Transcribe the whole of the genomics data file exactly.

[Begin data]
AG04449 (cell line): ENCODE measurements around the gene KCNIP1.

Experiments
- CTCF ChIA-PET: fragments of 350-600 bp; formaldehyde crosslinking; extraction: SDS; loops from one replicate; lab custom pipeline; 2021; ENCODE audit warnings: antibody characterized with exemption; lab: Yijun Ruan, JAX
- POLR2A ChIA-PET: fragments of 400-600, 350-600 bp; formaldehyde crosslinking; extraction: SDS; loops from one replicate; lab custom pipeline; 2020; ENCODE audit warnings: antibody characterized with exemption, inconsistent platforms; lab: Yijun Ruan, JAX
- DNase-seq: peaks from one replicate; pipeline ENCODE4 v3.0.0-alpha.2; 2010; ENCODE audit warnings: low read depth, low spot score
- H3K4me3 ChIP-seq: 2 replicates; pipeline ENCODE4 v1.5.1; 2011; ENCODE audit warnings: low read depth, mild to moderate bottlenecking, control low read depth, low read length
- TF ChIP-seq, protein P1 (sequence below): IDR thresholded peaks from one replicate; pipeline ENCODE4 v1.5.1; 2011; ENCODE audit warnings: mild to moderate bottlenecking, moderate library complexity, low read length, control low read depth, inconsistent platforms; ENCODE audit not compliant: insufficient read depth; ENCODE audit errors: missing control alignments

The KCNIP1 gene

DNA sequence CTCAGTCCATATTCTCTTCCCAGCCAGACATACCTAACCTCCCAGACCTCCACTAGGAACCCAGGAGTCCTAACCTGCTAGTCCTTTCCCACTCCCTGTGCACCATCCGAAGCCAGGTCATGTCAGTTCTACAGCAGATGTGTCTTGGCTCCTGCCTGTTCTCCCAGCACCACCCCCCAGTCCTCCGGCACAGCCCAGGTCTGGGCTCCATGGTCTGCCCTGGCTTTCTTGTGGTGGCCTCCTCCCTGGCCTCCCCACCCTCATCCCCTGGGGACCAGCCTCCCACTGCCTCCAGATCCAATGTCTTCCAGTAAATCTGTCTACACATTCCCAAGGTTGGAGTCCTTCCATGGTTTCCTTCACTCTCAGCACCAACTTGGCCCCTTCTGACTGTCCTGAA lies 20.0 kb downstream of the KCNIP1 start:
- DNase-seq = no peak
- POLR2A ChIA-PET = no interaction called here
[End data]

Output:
AG04449 (cell line): ENCODE measurements around the gene KCNIP1.

Experiments
- CTCF ChIA-PET: fragments of 350-600 bp; formaldehyde crosslinking; extraction: SDS; loops from one replicate; lab custom pipeline; 2021; ENCODE audit warnings: antibody characterized with exemption; lab: Yijun Ruan, JAX
- POLR2A ChIA-PET: fragments of 400-600, 350-600 bp; formaldehyde crosslinking; extraction: SDS; loops from one replicate; lab custom pipeline; 2020; ENCODE audit warnings: antibody characterized with exemption, inconsistent platforms; lab: Yijun Ruan, JAX
- DNase-seq: peaks from one replicate; pipeline ENCODE4 v3.0.0-alpha.2; 2010; ENCODE audit warnings: low read depth, low spot score
- H3K4me3 ChIP-seq: 2 replicates; pipeline ENCODE4 v1.5.1; 2011; ENCODE audit warnings: low read depth, mild to moderate bottlenecking, control low read depth, low read length
- TF ChIP-seq, protein P1 (sequence below): IDR thresholded peaks from one replicate; pipeline ENCODE4 v1.5.1; 2011; ENCODE audit warnings: mild to moderate bottlenecking, moderate library complexity, low read length, control low read depth, inconsistent platforms; ENCODE audit not compliant: insufficient read depth; ENCODE audit errors: missing control alignments

The KCNIP1 gene

DNA sequence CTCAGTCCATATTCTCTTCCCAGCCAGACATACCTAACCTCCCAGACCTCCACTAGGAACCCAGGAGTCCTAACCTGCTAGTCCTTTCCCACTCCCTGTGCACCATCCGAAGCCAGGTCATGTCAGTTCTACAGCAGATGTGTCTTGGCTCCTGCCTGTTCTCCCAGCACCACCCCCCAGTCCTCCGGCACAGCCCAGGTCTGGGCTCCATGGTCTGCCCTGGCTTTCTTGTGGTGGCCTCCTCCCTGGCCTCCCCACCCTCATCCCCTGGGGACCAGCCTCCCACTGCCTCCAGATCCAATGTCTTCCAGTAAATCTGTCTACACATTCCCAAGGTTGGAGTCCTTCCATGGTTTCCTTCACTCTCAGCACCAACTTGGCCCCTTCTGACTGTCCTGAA lies 20.0 kb downstream of the KCNIP1 start:
- DNase-seq = no peak
- POLR2A ChIA-PET = no interaction called here